I can still vividly remember the first summer after the Nintendo Wii was released. My relatives were visiting, and everyone was gathered in the living room with their eyes fixed on the TV screen. My grandma drew her arm back, with a Wiimote in hand, and threw a virtual bowling ball in one fluid motion. When she succeeded to knock every last pin over and bag a strike, we all erupted from our seats with a cheer. As a young teen, it was such a joy to see family members that had never really played games before – or even had much interest in doing so – enthusiastically taking part. Such was the magic of Wii Sports, a game that had the power to bring people of all ages together for a spot of active, competitive fun.
Now, all these years later, the series is finally making a proper return with the upcoming release of Nintendo Switch Sports on April 29, 2022. When Nintendo announced the new iteration during the February Direct showcase, I couldn’t help but think about how great it is to see a new version of a game that used to bring my family together on so many occasions. Switch Sports is coming at a time when we need it most, especially in light of the challenges we’ve all faced in the past few years as a result of the pandemic. In what could very well be an important 2022 release, Switch Sports has every chance of carrying on the legacy of Wii Sports by bringing people together once again.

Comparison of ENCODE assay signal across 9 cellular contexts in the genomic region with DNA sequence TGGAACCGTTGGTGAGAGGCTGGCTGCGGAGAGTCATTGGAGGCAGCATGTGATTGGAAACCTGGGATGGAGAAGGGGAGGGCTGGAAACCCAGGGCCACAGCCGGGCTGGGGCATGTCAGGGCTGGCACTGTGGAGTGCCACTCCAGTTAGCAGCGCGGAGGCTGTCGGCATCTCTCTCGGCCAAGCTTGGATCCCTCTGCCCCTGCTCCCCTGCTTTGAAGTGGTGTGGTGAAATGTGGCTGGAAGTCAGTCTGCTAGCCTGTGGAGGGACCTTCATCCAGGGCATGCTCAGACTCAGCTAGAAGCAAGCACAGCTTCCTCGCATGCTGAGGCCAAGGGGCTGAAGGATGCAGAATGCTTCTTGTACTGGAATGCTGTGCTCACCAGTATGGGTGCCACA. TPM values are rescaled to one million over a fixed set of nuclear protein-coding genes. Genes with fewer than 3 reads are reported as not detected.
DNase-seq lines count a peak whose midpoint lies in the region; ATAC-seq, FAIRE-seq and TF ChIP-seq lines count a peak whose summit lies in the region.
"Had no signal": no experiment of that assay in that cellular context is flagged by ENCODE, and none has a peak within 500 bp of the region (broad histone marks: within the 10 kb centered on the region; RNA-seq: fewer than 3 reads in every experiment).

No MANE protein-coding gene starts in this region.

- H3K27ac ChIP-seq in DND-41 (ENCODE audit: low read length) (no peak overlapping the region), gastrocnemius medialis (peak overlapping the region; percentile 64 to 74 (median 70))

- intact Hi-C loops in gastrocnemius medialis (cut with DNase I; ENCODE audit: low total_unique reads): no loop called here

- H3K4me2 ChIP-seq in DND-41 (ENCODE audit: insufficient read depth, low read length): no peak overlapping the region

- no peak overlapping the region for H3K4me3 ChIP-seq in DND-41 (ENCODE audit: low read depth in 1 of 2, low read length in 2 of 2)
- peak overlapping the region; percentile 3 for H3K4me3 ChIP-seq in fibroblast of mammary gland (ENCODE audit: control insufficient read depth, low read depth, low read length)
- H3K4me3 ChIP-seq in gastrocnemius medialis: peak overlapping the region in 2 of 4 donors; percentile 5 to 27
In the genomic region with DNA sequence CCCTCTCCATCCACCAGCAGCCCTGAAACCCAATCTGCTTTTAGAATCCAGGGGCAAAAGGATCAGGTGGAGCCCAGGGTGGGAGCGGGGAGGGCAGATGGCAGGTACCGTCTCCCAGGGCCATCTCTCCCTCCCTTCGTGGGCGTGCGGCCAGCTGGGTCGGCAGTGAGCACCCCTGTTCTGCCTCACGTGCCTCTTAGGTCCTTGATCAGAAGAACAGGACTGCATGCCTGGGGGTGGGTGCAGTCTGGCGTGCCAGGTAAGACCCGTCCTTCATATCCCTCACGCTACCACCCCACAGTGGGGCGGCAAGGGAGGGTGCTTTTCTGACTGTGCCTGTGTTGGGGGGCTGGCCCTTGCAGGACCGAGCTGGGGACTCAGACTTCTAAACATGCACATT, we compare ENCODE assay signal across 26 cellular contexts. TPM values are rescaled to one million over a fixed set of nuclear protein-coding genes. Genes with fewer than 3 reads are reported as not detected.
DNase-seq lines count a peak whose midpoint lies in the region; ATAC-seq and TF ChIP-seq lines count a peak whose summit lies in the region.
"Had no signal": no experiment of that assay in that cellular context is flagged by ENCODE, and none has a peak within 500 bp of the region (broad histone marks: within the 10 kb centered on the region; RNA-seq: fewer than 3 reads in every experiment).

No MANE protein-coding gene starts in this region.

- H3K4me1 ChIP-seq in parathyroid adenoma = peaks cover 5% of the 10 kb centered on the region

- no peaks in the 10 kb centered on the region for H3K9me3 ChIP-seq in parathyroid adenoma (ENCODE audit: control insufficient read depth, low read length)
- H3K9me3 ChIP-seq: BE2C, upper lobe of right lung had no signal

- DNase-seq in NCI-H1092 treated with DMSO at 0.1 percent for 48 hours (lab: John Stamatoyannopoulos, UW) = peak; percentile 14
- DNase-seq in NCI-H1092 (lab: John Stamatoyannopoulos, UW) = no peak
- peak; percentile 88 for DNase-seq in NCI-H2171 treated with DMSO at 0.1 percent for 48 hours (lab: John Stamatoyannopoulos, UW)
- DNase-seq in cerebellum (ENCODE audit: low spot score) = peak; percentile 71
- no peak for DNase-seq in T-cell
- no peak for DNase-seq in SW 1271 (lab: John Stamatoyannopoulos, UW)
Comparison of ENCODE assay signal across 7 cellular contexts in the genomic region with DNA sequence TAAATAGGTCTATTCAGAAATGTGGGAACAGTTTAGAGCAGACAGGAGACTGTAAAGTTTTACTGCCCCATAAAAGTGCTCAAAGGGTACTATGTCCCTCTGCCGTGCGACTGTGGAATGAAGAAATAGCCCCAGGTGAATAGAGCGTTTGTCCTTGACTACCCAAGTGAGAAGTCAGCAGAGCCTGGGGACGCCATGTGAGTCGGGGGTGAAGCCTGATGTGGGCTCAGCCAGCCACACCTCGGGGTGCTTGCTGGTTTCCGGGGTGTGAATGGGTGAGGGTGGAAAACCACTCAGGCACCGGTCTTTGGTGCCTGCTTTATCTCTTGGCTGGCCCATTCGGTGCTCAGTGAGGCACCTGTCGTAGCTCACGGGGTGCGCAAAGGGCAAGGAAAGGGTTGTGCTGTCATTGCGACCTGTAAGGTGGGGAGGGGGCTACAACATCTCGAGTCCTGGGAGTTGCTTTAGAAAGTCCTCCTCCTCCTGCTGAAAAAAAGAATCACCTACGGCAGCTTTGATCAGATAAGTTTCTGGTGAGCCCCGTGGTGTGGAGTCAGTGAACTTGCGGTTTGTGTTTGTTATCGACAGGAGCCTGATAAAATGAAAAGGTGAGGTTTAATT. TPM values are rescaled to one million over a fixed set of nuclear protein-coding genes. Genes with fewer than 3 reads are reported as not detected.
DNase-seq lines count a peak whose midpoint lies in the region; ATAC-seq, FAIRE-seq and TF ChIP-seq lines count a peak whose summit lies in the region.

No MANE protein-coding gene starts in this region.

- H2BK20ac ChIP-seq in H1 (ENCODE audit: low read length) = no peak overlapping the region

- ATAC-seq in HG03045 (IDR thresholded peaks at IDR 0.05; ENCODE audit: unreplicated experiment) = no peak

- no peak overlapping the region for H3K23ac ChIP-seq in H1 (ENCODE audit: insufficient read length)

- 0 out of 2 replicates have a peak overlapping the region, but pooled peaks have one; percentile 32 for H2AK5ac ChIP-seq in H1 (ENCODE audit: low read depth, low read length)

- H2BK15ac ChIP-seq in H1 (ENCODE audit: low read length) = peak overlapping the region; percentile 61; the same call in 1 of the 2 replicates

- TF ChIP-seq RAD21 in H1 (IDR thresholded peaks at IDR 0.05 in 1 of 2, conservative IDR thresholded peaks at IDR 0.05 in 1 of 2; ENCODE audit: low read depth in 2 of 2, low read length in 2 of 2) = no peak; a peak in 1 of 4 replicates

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Part of what made Wii Sports so successful and widely played is the approachable motion controls that are easy to pick up. When the game launched in 2006, it was a fantastic vehicle for showcasing the inbuilt motion controls that were the biggest selling point of the Wii console – especially since the title was often bundled with the machine. Wii Sports became the way many first experienced using the controllers, but it also had a universal appeal. After all, almost everyone could recognize the five sports that made up the package – baseball, bowling, boxing, golf, and tennis. And even if you’d never played any of them before in real life, the mechanics of play were simple enough to replicate that anybody who could wield a Wiimote could get involved.
Unlike other video games and controllers, which can take some getting used to if you’re not already familiar with how to use dual analog sticks and the like, you could get stuck into Wii Sports right away and quickly understand that you use the controller in the same way as throwing a bowling ball or swinging a bat. The motion controllers served to replicate what it’s like to play sports and gamified it in a novel way that made it downright fun. Even as someone who doesn’t actually like many sports in real life, I absolutely loved getting stuck into the Wii’s virtual spin.